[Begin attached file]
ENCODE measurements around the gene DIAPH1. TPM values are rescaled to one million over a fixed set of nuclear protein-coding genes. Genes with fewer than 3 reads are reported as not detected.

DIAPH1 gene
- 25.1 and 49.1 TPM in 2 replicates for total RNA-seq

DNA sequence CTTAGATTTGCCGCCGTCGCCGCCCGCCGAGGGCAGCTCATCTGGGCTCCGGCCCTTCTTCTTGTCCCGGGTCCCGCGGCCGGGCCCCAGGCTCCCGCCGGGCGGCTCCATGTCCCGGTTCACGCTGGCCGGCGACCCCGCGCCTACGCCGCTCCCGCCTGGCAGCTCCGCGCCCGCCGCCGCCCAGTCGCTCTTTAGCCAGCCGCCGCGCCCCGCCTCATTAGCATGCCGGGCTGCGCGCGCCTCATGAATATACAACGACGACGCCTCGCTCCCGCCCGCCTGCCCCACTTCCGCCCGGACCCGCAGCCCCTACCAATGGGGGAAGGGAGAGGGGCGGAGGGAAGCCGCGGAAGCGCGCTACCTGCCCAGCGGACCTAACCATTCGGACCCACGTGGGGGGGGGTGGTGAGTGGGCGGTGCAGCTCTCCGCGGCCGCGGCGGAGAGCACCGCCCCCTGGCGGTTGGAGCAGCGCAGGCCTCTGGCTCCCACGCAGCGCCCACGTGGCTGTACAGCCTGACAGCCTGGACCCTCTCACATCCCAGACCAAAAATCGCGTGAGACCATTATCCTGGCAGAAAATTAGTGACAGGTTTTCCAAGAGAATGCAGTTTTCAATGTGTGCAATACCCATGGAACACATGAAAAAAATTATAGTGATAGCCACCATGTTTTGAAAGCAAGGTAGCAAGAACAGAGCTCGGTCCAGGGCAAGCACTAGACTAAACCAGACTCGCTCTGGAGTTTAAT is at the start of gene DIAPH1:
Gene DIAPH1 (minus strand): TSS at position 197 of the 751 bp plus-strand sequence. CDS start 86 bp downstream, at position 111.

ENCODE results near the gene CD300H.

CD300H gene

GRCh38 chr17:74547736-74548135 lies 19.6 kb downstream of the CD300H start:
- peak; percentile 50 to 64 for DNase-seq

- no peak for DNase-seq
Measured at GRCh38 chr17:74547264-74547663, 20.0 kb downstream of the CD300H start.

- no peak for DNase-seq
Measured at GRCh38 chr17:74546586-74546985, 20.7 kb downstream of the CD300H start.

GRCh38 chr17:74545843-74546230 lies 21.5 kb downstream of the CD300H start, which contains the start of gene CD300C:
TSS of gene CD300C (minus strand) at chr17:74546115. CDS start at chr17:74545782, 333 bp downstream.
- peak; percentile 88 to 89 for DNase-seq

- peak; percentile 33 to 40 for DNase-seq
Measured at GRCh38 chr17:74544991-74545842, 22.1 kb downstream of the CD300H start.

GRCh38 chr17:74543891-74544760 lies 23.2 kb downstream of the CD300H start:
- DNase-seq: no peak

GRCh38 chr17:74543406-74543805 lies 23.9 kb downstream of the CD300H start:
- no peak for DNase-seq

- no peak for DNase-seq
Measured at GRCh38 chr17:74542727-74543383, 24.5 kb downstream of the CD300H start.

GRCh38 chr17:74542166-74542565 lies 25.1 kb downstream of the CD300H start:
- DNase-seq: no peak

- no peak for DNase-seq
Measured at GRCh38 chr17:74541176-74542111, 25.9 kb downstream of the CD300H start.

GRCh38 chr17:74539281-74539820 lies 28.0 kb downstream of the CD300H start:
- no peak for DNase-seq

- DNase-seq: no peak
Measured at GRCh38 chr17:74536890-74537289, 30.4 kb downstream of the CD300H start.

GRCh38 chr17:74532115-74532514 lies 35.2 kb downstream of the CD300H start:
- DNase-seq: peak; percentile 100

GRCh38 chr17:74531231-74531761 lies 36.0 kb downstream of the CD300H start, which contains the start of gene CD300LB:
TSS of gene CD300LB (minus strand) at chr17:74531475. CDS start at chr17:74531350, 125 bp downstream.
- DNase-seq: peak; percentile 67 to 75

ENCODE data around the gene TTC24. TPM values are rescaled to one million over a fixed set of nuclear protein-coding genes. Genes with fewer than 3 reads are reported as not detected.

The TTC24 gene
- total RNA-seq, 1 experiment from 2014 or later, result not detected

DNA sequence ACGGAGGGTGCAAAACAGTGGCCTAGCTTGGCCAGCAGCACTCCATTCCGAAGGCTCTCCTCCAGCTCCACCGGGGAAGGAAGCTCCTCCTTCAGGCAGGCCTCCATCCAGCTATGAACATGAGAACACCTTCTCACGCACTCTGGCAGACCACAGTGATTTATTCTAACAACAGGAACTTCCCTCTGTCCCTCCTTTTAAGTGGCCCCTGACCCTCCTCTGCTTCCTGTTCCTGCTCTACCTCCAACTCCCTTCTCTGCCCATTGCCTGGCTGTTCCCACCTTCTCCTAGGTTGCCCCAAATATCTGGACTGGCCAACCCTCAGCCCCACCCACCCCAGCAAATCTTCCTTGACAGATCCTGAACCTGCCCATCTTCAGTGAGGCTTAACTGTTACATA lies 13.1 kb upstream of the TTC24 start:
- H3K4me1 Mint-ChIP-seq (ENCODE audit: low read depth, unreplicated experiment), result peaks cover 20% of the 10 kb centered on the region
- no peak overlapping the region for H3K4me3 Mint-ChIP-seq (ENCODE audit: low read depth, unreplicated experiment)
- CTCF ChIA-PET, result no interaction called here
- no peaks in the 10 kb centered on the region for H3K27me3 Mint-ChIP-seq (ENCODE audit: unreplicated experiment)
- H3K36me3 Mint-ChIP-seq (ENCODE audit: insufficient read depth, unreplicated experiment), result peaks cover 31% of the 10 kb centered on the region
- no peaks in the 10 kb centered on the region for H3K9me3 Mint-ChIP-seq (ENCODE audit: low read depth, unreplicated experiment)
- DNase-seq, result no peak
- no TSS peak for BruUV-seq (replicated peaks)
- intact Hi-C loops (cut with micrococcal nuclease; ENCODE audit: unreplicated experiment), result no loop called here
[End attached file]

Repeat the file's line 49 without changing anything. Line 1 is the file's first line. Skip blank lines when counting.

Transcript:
- no TSS peak for BruUV-seq (replicated peaks)